The thing that distinguishes a "professional" approach vs an "amateur" one is probably how much time you can devote to finding a solution, and the trade-offs you're willing to make.

I'd be interested to know what actual problems are caused by having people like me ask "easy" questions, and whether raising the bar to participation wouldn't do more harm than good.

  • 2
    If you have a question please post it as such. Commented Apr 11, 2012 at 4:11
  • 1
    Taking select words out of context does not an argument make. You are either doing System Admin work in a Professional Capacity, or your Professional Capacity is another job. Time has nothing to do with finding a solution; see despair.com/incompetence.html. "Easy" questions drive away actual knowledgeable professionals and garners an atmostphere of "help desk" (or hell desk as most of us think of it). No pro wants to work for 8 hours, then pour more time into helping people who didn't read our FAQ. There are plenty of forums around that will "help" you. We do not aim to be one.
    – Chris S
    Commented Apr 11, 2012 at 12:40
  • 2
    Steve, the problem isn't with people asking "easy" questions as such, its with people asking questions that don't really fit the site's aim and purpose. We welcome on-topic questions as one of the aims of stack exchange sites is to become a reference library for their topic. In my opinion, the only problem this site has with "easy" is when its a synonym for "Do my work for me" or a blatantly off-topic question.
    – Rob Moir
    Commented Apr 11, 2012 at 13:46
  • 2
    It's worth noting that a someone switching to a new OS, device, etc. may well ask questions which would appear to be "easy" to those with greater experience in that area. e.g. A Windows admin trying to get his head around a Linux system may well ask questions which appear very easy to answer for a Linux admin. This can be compounded by not really knowing what search terms to use while researching the issue. Commented Apr 11, 2012 at 22:43
  • An "easy question" is one that someone with reasonable experience in a professional role would be able to solve on their own using the tiniest bit of effort. Things like "How do I allow SSH through iptables" is an easy question, for example. It doesn't belong here. You'd hope that someone that manages Linux servers in a professional capacity would at least know where to find that answer if they didn't know it off the top of their head. We're not here to do people's basic research/troubleshooting. We're here to google things for people. We expect real effort to solve the issue from the OP.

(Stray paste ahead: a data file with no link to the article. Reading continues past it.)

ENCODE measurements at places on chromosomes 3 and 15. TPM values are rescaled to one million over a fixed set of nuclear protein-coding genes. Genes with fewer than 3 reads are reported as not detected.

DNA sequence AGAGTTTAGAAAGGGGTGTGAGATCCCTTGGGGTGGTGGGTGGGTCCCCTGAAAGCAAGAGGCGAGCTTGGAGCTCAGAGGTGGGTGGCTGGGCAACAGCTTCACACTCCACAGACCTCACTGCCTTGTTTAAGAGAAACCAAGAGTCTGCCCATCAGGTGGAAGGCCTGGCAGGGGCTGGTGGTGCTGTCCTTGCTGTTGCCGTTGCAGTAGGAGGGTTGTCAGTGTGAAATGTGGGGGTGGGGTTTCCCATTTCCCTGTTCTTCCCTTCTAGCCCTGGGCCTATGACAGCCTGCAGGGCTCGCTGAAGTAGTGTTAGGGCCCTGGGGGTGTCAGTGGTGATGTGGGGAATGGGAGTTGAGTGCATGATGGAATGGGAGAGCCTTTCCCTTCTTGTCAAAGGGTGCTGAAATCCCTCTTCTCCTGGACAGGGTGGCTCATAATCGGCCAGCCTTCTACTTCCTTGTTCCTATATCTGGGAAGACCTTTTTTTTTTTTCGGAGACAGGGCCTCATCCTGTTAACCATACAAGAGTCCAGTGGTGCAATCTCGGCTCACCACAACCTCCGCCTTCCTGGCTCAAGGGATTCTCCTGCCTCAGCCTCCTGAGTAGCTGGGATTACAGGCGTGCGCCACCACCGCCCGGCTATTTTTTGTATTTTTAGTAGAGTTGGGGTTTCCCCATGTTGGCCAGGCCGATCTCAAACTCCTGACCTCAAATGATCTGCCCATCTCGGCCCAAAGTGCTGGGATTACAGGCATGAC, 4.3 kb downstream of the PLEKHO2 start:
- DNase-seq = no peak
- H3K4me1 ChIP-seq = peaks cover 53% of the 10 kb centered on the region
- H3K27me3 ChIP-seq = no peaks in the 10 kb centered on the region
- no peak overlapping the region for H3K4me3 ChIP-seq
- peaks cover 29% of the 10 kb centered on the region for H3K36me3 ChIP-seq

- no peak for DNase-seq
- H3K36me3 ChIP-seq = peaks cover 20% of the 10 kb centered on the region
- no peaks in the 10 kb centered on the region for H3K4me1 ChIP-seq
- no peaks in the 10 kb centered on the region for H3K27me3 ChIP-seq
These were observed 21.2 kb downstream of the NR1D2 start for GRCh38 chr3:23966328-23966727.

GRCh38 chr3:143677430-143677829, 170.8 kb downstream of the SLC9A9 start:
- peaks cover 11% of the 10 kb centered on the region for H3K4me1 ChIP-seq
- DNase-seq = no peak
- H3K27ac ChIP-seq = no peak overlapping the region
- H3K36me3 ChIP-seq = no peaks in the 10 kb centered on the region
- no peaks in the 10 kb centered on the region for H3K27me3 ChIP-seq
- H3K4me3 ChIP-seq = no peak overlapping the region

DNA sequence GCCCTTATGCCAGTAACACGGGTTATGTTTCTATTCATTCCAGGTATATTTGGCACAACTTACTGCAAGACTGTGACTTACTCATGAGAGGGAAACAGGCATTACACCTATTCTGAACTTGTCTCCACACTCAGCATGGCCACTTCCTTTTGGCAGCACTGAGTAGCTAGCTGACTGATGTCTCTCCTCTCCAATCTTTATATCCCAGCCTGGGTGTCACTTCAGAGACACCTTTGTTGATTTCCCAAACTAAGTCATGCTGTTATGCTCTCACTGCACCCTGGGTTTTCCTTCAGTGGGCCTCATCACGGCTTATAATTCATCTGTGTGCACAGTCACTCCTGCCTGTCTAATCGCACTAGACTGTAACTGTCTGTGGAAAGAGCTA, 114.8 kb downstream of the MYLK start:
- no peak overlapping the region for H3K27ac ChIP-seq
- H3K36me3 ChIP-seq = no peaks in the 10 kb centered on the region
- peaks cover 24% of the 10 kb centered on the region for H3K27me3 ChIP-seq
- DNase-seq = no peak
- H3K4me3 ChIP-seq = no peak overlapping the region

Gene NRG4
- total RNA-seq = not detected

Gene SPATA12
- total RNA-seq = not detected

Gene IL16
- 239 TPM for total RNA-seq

– MDMarra
    Commented Apr 12, 2012 at 15:11
  • 1
    Ok, here's my take: the way I solve "easy" problems is usually through Google. If I'm searching for it, it's likely someone else will want to search for it. If I can't find a good, simple answer, then why not ask here, so the next person will find that answer? It's not that I want someone to "do my work for me" - it's that I want to contribute to the body of knowledge that is Q&A, including "easy" questions. (And I self-answer a few of those easy questions, too...) Commented Apr 13, 2012 at 0:09
  • 1
    Incidentally, my most popular question here: serverfault.com/questions/367921/… Do you consider this "on topic"? It seems pretty "easy" to me, but clearly it interested people. Commented Apr 13, 2012 at 0:12
  • 1
    There's a fine line between an easy question and an easy answer. Your question I would say is on-topic, though by a narrow margin, and though the answers were "easy" for some people, most non-unix SysAdmins would never guess any of them.
    – Chris S
    Commented Apr 13, 2012 at 0:46
  • My opinion is that if you can get the answer clearly by reading the man page, you didn't put enough effort in. I find it insulting for someone to ask a question that is already answered in the documentation. It is like saying "my time is more valuable than yours. I'm not reading the docs, but you can for me." That said, I think your example question is probably fine, though maybe better suited for unix.se.
    – MDMarra
    Commented Apr 13, 2012 at 10:44
  • 1
    Interesting. In response, I find it annoying that man pages are so hard to read that it's usually quicker just to google the specific issue you're having. It can take a long time to read through all the subtle distinctions between similar command line switches to work out exactly what combination you need. Frequently, googling (and ending up on a site like this one) gives a much better answer: "here are the most common switches, you might also need this, and make sure you don't do X". Commented Apr 13, 2012 at 14:04
  • 3
    @SteveBennett There's a difference between asking a question that says "I read the man page for rsync and I've tried $x $y and $z, but I can't for the life of me figure out why it's not producing the desired results." and a question that says "I need to copy files. I heard rsync was good. Someone tell me what I need to do."
    – MDMarra
    Commented Apr 13, 2012 at 23:12
  • Indeed. What I'm arguing is that the second is not necessarily bad, as long as the question and answer describe a common scenario - and as long as there aren't already similar questions on here. Commented Apr 14, 2012 at 1:54
  • 1
    @Steve, the second example IS bad because it shows the poster hasn't put any effort in for him/herself. Such a question is almost certain to get closed. Commented May 3, 2012 at 21:26
  • You're starting from the existing axioms, that include the requirement to demonstrate effort. I'm not. Commented May 3, 2012 at 23:51